Turkish lira continues to slide after interest rate cut
The Turkish lira continued to slide and reached a record low against the U.S. dollar Friday, a day after the Central Bank sharply cut interest rates. It was another hit after a global financial watchdog placed Turkey on a list of countries to monitor for money laundering and terrorism financing.
The lira dropped to an all-time low of 9.66 against the dollar early Friday before settling at around 9.61 against the U.S. currency. The lira has lost more than 20% of its value since the start of the year.
The Central Bank’s monetary committee cut the rate Thursday from 18% to 16%, despite rising inflation, surprising analysts and compounding a long run of losses. The cut was seen by many as further evidence of the bank’s lack of independence from President Recep Tayyip Erdogan’s government.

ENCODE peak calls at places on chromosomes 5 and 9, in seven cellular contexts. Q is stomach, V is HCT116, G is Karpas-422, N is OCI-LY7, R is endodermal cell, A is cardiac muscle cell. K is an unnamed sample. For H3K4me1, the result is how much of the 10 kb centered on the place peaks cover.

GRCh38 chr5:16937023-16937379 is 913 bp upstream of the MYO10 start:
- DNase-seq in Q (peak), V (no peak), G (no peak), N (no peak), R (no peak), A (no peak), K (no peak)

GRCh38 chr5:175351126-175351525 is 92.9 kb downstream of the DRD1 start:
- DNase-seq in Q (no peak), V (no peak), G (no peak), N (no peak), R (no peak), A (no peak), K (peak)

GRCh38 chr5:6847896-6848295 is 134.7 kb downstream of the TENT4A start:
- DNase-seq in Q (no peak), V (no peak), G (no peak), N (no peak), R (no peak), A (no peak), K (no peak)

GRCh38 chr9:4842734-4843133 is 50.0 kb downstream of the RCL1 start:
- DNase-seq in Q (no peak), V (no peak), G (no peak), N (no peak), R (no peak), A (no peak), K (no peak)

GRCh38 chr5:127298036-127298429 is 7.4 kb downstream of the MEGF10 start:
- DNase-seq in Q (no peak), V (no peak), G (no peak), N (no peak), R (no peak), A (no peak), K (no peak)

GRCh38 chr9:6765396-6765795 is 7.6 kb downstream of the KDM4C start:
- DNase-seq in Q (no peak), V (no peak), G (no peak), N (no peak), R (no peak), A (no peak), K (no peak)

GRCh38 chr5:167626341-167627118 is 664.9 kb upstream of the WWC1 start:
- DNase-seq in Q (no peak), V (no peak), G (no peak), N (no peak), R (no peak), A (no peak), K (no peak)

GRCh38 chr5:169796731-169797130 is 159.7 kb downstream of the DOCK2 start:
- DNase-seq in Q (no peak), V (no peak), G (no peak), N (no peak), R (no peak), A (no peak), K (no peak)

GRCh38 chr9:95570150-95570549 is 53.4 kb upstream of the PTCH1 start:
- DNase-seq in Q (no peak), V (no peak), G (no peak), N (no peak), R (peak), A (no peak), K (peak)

Erdogan has long been pressing for lower borrowing rates to boost growth. Economists generally view higher interest rates as a curb on inflation, but the Turkish president has repeatedly argued that high interest rates cause prices to increase.
Later Thursday, the Paris-based Financial Action Task Force, or FATF, placed Turkey on its "gray list" over its failure to make sufficient efforts to fight money laundering and terrorist financing.
The Turkish Ministry of Treasury and Finance criticised the move as an "undeserved result." Nevertheless, it vowed Friday to take the necessary steps in cooperation with the FATF to ensure that Turkey is removed from the list as soon as possible.